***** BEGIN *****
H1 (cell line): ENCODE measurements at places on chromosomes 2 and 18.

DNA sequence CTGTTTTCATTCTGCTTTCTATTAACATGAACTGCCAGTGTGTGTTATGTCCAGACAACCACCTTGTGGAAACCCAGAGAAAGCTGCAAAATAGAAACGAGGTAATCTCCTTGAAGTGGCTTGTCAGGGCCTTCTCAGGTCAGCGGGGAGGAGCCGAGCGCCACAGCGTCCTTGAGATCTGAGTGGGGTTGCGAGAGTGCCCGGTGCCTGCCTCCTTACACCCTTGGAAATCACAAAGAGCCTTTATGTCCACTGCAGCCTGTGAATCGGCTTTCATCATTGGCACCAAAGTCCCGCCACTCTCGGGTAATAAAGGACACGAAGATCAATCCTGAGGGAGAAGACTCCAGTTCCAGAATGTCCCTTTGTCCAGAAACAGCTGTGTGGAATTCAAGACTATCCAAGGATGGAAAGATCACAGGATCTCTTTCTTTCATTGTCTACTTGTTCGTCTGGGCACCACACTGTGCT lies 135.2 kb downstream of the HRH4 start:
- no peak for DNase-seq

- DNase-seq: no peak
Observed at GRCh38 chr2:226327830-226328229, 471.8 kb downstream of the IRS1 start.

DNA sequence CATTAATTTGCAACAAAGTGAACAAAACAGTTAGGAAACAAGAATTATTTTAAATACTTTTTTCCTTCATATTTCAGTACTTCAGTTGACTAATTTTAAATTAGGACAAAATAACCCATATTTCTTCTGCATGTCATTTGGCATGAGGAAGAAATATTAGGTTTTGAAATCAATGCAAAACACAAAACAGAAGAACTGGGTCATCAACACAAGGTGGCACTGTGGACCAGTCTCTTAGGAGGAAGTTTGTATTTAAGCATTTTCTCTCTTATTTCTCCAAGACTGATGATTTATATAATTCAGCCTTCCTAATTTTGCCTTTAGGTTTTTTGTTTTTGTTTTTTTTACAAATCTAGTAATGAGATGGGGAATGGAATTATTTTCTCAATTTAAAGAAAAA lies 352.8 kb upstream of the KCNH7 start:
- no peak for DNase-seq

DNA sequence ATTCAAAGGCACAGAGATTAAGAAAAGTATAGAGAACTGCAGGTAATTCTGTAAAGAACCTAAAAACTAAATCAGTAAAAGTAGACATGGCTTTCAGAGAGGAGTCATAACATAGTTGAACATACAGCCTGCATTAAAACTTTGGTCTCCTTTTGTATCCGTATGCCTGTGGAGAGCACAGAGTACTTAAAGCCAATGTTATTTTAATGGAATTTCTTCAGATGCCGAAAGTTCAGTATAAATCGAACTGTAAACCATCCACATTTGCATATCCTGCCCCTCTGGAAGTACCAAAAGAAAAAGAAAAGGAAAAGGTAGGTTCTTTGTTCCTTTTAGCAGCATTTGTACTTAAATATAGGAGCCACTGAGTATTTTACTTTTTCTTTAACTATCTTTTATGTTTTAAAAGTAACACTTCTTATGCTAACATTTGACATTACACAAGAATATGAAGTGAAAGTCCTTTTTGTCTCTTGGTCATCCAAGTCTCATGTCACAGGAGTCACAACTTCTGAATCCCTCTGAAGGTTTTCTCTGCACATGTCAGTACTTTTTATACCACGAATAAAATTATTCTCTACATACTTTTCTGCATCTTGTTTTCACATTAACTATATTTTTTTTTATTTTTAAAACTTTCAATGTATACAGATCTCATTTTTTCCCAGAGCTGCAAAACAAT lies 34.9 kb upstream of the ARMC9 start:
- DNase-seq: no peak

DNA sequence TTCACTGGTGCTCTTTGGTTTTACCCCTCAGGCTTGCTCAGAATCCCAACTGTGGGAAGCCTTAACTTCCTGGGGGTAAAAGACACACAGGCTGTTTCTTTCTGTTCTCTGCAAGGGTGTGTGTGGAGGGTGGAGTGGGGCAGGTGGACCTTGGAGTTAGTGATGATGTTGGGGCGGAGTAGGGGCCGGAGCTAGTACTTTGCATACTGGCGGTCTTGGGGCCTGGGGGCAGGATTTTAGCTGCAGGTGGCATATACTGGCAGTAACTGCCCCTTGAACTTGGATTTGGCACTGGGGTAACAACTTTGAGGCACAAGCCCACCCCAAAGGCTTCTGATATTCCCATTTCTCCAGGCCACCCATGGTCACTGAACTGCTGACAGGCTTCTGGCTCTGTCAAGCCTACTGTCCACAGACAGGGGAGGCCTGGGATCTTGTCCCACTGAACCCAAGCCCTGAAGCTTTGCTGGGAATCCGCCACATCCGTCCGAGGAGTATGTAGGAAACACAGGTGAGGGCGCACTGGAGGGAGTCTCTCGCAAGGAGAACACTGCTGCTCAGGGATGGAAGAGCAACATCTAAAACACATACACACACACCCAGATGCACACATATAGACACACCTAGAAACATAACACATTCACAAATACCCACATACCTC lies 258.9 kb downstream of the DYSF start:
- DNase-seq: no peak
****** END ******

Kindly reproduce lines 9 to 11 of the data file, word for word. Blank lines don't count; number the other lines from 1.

- DNase-seq: no peak

DNA sequence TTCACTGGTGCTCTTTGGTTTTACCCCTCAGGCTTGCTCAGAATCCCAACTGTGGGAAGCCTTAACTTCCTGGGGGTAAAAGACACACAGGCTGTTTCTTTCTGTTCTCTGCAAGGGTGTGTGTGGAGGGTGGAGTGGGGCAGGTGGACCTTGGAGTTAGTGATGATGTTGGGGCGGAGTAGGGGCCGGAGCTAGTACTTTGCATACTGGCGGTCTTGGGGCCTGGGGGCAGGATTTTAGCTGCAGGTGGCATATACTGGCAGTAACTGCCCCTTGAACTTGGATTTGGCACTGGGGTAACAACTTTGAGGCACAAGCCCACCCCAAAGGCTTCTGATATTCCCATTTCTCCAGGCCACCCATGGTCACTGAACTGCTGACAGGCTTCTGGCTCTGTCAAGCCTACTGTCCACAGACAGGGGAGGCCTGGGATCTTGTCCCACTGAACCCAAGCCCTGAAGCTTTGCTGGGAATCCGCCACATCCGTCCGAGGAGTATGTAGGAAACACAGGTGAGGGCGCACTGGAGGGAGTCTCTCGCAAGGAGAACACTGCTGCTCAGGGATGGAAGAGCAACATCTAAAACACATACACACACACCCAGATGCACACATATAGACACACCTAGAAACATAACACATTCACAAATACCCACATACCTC lies 258.9 kb downstream of the DYSF start:
- DNase-seq: no peak